Uncomfortably beautiful, timelessly punk, disturbingly fragile are the works of the internationally renowned photographer and collage artist Justine Laeufer.
A book project in 2014 heralded the beginning of this “liberating creativity”. “As a photographer, the commercial constraints in the fashion world increasingly took the joy out of my work. With the discovery of collage, I had no restrictions and could work without compromise”.
With her collages, the photographer opened up a new field with expressive possibilities that go far beyond pure photography. Each of the exclusively analogue works is handmade down to the last detail and thus unique. Inspired by Dadaism, Constructivism and London Punk, the photographer and collage artist has since created “collisions of visions, papers, structures and thoughts”. It is about “engaging with parts that do not fit together as expected and yet harmonise”. It is also about external conflicts: “rebellion versus conformity”, “digital versus analogue”, “feminism versus masculinity”. On a more personal level, “fragility versus strength”, “nostalgia versus living in the here and now”.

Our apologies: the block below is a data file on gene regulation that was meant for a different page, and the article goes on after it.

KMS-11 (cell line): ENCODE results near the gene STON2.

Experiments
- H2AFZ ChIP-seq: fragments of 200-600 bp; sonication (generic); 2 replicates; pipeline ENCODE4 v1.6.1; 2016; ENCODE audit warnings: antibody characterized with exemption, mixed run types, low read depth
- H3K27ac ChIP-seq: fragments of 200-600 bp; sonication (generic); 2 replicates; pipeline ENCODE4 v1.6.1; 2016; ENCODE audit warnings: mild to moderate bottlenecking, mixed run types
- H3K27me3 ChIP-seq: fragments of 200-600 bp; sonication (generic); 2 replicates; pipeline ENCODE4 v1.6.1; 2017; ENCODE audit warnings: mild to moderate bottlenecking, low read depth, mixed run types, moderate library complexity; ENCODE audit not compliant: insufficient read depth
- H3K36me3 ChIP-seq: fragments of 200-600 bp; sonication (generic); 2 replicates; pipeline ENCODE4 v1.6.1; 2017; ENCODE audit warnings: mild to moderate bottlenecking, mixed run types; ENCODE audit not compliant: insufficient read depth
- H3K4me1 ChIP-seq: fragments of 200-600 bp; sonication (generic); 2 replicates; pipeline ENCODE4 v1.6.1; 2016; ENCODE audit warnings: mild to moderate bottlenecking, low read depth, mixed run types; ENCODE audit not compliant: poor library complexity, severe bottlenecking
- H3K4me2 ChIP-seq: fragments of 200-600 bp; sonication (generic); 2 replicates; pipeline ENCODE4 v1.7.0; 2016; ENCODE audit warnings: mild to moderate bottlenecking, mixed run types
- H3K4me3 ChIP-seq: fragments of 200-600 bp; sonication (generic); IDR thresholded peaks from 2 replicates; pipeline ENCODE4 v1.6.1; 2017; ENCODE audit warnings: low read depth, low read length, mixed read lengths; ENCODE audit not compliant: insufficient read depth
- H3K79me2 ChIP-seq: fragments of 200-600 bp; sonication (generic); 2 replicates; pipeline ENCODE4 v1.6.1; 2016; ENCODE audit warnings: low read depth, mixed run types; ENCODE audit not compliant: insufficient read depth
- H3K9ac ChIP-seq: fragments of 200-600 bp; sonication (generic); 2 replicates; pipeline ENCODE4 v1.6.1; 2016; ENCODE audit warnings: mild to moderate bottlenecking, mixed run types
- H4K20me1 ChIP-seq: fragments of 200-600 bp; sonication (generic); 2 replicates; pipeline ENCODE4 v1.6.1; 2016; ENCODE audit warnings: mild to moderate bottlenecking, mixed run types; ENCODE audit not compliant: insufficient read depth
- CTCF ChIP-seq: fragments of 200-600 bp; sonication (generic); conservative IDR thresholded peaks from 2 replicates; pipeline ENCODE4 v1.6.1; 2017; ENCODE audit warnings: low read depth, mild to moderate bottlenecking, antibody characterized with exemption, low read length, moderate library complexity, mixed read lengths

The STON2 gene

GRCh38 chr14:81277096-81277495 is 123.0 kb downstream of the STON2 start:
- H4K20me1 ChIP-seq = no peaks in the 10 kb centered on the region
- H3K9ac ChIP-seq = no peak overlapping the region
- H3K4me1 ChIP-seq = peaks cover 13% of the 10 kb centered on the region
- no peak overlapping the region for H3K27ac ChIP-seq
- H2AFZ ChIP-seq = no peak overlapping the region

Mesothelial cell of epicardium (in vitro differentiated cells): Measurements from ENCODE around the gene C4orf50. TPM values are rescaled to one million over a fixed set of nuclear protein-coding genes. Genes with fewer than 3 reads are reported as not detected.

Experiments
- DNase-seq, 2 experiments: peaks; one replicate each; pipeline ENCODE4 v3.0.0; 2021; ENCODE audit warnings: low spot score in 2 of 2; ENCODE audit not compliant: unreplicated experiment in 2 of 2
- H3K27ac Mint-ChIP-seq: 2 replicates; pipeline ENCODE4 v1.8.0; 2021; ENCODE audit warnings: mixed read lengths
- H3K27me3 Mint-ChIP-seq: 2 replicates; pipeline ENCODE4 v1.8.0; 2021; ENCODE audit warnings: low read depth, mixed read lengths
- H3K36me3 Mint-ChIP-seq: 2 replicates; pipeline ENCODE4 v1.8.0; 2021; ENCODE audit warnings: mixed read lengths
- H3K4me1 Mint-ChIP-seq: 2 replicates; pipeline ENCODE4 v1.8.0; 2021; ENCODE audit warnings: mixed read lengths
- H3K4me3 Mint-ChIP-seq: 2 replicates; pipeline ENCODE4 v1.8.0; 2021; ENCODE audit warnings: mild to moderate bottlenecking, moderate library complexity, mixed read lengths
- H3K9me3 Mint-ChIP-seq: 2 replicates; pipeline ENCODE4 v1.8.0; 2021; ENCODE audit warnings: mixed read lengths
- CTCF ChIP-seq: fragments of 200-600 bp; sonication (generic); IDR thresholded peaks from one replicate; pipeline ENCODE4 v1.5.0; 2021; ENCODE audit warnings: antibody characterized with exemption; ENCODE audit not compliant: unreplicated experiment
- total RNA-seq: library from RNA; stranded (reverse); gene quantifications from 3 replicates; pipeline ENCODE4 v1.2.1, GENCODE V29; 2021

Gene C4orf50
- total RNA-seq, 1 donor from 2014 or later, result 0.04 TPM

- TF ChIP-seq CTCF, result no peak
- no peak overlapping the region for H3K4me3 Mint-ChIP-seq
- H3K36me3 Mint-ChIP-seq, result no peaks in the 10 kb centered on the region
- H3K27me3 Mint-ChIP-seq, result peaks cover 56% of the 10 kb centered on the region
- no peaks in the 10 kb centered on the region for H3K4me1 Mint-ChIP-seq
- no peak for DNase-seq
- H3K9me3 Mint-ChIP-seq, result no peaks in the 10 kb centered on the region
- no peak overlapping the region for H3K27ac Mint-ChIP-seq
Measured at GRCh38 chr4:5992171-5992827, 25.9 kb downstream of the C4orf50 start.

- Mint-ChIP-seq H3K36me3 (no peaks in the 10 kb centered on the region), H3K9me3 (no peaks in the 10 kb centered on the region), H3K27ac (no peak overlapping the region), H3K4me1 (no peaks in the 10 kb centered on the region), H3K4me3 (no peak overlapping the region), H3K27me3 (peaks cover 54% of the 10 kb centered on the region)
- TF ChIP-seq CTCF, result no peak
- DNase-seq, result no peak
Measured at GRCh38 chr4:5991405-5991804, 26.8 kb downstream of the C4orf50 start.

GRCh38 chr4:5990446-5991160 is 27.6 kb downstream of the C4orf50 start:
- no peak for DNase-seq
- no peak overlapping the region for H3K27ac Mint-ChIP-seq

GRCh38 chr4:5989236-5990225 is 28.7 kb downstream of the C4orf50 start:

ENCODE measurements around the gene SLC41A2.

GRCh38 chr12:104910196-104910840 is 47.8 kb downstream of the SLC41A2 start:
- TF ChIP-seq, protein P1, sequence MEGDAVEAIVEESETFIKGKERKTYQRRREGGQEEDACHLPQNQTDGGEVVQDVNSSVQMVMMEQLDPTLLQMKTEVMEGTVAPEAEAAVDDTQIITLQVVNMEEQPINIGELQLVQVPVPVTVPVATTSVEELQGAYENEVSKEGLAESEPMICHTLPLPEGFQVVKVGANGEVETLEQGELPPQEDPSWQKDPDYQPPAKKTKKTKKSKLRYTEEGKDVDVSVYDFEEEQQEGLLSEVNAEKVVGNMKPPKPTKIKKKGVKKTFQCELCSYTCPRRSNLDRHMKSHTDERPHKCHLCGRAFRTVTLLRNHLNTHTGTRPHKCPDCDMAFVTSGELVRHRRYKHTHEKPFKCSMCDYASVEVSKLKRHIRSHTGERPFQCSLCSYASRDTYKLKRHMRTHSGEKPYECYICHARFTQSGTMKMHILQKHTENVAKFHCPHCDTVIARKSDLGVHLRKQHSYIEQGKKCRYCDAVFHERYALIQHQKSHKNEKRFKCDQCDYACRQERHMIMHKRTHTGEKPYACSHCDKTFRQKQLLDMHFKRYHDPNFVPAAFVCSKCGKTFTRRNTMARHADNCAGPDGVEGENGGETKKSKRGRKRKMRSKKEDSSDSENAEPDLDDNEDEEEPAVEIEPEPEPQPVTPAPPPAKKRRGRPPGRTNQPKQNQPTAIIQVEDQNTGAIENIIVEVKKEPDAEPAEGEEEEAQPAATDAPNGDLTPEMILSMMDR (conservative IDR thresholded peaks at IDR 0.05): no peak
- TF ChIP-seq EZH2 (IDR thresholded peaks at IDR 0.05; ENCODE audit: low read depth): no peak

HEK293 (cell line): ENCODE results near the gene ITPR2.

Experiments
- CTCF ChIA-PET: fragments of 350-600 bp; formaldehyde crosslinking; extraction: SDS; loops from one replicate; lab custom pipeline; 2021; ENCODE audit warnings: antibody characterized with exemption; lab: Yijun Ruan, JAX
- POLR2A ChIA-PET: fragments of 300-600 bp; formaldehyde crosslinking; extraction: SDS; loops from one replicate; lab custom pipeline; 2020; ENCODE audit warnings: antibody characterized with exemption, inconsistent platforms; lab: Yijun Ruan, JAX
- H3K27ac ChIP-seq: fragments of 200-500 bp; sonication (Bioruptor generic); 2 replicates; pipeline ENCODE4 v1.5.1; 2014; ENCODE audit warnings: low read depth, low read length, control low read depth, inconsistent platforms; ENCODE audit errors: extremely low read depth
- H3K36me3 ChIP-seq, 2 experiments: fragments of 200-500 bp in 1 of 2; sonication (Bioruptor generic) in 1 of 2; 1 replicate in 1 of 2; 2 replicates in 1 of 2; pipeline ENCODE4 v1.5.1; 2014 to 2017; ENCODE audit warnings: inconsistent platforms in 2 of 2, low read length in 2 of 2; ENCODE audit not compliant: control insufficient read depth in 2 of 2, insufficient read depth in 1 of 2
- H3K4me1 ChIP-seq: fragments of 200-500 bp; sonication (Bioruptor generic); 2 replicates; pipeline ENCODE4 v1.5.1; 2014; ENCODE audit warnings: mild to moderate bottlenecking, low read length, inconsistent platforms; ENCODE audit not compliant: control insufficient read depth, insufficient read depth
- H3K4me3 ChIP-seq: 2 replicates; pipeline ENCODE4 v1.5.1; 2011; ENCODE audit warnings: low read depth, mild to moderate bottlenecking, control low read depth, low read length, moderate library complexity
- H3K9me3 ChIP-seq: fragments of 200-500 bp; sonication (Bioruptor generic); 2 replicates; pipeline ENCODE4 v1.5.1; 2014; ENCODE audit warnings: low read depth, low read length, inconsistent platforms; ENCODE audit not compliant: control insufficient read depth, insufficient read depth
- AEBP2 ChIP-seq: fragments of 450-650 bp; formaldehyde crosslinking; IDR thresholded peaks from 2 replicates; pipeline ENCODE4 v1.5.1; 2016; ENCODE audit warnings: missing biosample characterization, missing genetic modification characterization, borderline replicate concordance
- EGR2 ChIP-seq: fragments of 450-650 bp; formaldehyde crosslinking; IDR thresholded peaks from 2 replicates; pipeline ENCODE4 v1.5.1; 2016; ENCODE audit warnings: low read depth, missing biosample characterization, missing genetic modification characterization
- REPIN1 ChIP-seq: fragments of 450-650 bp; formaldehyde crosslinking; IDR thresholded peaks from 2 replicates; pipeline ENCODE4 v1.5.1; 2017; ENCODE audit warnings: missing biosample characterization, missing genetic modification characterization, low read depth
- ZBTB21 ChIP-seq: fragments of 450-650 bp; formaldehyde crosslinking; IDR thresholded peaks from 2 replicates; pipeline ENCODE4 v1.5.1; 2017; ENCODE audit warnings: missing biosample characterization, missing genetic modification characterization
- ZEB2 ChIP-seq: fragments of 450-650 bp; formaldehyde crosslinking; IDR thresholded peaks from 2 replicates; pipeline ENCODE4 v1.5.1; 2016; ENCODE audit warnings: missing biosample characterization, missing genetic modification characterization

For her mostly large-format works, Justine Laeufer exclusively uses her own photographs. She deconstructs her photographic work, reconstructing new personas and identities from the individual parts of different faces, she merges these together to create captivating imagery that leaves a lasting impression.
Justine Laeufer is a London-born autodidact fine art photographer who has had a career that has spanned over 25 years. Looking for new channels of creative freedom in 2014 she started re-working her own archive and specially commissioned photographs into analogue collage form, creating three dimensional pieces of art.
Justine Laeufer´s work is about collision in its many forms, with nods to dada, constructivism and punk, on which she draws her inspiration.
What sets her collage work apart is that she determines the scale of the collages, as she works exclusively with her own material, the largest currently being 120 cm (47″) high.
Her collage work has been exhibited in both solo and group exhibitions and her work has been published in numerous
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